colonial America

Book of the Week: Between Two Worlds

Between Two WorldsThis week I am reading Malcolm Gaskill's [simpleazon-link asin="046501111X" locale="us"]Between Two Worlds: How the English Became Americans[/simpleazon-link]

Description from

In the 1600s, over 350,000 intrepid English men, women, and children migrated to America, leaving behind their homeland for an uncertain future. Whether they settled in Jamestown, Salem, or Barbados, these migrants—entrepreneurs, soldiers, and pilgrims alike—faced one incontrovertible truth: England was a very, very long way away.

In Between Two Worlds, celebrated historian Malcolm Gaskill tells the sweeping story of the English experience in America during the first century of colonization. Following a large and varied cast of visionaries and heretics, merchants and warriors, and slaves and rebels, Gaskill brilliantly illuminates the often traumatic challenges the settlers faced. The first waves sought to recreate the English way of life, even to recover a society that was vanishing at home. But they were thwarted at every turn by the perils of a strange continent, unaided by monarchs who first ignored then exploited them. As these colonists strove to leave their mark on the New World, they were forced—by hardship and hunger, by illness and infighting, and by bloody and desperate battles with Indians—to innovate and adapt or perish.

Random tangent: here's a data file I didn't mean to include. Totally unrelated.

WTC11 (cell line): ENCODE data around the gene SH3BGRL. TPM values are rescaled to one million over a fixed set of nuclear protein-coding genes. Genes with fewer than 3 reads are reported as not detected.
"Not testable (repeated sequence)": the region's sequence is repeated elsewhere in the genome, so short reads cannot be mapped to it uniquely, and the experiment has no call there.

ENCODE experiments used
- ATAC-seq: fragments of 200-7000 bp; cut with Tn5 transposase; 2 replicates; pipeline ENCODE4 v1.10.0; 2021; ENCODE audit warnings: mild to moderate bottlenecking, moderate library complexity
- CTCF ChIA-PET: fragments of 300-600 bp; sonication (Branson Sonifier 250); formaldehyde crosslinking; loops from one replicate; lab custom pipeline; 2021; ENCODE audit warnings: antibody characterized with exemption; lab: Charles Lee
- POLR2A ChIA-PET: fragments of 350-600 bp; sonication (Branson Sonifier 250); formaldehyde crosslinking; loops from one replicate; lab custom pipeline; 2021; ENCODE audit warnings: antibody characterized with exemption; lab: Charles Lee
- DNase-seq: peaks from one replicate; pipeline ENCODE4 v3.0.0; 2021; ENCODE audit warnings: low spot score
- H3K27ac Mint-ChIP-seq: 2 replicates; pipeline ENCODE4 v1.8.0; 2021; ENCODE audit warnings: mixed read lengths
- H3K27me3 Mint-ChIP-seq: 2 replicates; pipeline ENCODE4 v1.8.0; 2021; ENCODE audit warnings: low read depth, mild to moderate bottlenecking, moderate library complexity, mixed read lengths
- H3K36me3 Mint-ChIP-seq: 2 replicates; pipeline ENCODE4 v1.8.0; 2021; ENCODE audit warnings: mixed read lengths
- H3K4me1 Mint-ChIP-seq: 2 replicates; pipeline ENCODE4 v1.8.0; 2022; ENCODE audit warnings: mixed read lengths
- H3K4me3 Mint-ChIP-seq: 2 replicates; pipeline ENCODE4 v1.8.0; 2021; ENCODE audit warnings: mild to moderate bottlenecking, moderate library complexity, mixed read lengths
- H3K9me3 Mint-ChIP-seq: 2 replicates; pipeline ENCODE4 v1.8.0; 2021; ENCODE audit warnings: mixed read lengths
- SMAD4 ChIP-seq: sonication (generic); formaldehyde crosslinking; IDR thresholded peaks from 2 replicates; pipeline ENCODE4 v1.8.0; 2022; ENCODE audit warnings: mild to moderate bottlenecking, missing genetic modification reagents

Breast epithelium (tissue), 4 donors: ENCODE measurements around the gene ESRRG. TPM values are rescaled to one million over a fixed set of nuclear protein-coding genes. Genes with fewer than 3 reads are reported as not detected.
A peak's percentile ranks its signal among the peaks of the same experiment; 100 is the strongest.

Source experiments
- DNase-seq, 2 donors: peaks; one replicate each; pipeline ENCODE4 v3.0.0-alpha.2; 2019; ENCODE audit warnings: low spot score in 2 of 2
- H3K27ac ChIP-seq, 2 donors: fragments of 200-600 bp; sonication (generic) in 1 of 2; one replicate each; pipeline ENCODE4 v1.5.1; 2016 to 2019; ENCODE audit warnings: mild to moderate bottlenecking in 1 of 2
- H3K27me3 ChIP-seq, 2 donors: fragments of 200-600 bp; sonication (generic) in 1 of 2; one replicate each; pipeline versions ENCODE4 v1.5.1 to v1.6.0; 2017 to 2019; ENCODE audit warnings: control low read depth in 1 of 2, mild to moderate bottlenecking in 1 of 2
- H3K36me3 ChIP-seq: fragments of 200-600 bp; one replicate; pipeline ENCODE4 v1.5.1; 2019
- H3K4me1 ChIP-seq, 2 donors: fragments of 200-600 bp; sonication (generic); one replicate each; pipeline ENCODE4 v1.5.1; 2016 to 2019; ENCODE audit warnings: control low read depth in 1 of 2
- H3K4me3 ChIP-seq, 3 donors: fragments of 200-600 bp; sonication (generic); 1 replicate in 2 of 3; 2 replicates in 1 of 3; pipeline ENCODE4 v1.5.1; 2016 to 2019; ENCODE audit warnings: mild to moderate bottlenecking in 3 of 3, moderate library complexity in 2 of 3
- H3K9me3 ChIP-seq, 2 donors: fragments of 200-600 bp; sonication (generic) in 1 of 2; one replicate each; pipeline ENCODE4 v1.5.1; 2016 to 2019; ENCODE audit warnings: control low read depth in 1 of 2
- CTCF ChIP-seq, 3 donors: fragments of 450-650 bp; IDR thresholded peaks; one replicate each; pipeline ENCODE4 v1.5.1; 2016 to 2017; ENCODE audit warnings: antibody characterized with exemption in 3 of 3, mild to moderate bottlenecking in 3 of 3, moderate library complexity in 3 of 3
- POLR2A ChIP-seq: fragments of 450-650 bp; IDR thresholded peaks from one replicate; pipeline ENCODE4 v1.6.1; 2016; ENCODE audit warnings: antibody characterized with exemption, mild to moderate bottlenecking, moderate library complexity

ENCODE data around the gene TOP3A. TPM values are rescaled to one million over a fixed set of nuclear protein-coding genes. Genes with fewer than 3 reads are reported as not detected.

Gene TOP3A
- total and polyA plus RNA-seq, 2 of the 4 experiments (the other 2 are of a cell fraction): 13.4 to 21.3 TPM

As later generations acclimated to the wilderness, they recognized that they had evolved into something distinct: no longer just the English in America, they were perhaps not even English at all. These men and women were among the first white Americans, and certainly the most prolific. And as Gaskill shows, in learning to live in an unforgiving world, they had begun a long and fateful journey toward rebellion and, finally, independence.


The Worlds of the Seventeenth-Century Hudson Valley

Jansson-Visscher_mapWhat did the world of the seventeenth-century Hudson Valley look like? At the 35th Annual Conference on New York State History, historians Leslie Choquette, Jaap Jacobs, Paul Otto, and L.H. Roper grappled with what the region looked like from Native American, Dutch, English, and French perspectives.

In this post you will discover what these scholars had to say about life in the Hudson Valley during the seventeenth century.


Rise of English vs. Dutch Competition